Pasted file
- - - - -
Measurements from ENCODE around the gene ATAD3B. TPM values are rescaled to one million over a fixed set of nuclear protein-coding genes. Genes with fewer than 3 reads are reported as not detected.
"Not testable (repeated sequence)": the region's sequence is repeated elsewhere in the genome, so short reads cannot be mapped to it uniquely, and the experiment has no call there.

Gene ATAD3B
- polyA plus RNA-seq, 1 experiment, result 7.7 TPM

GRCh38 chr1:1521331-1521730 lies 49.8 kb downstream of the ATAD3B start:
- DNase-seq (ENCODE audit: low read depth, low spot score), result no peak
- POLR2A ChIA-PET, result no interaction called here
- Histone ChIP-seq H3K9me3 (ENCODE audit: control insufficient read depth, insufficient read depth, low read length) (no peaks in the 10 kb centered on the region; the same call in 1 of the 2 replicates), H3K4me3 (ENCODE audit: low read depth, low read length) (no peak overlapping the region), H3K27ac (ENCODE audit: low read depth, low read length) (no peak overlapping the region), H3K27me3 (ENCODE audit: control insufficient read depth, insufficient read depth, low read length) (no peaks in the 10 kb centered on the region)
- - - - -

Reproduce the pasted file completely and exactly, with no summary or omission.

Measurements from ENCODE around the gene ATAD3B. TPM values are rescaled to one million over a fixed set of nuclear protein-coding genes. Genes with fewer than 3 reads are reported as not detected.
"Not testable (repeated sequence)": the region's sequence is repeated elsewhere in the genome, so short reads cannot be mapped to it uniquely, and the experiment has no call there.

Gene ATAD3B
- polyA plus RNA-seq, 1 experiment, result 7.7 TPM

GRCh38 chr1:1521331-1521730 lies 49.8 kb downstream of the ATAD3B start:
- DNase-seq (ENCODE audit: low read depth, low spot score), result no peak
- POLR2A ChIA-PET, result no interaction called here
- Histone ChIP-seq H3K9me3 (ENCODE audit: control insufficient read depth, insufficient read depth, low read length) (no peaks in the 10 kb centered on the region; the same call in 1 of the 2 replicates), H3K4me3 (ENCODE audit: low read depth, low read length) (no peak overlapping the region), H3K27ac (ENCODE audit: low read depth, low read length) (no peak overlapping the region), H3K27me3 (ENCODE audit: control insufficient read depth, insufficient read depth, low read length) (no peaks in the 10 kb centered on the region)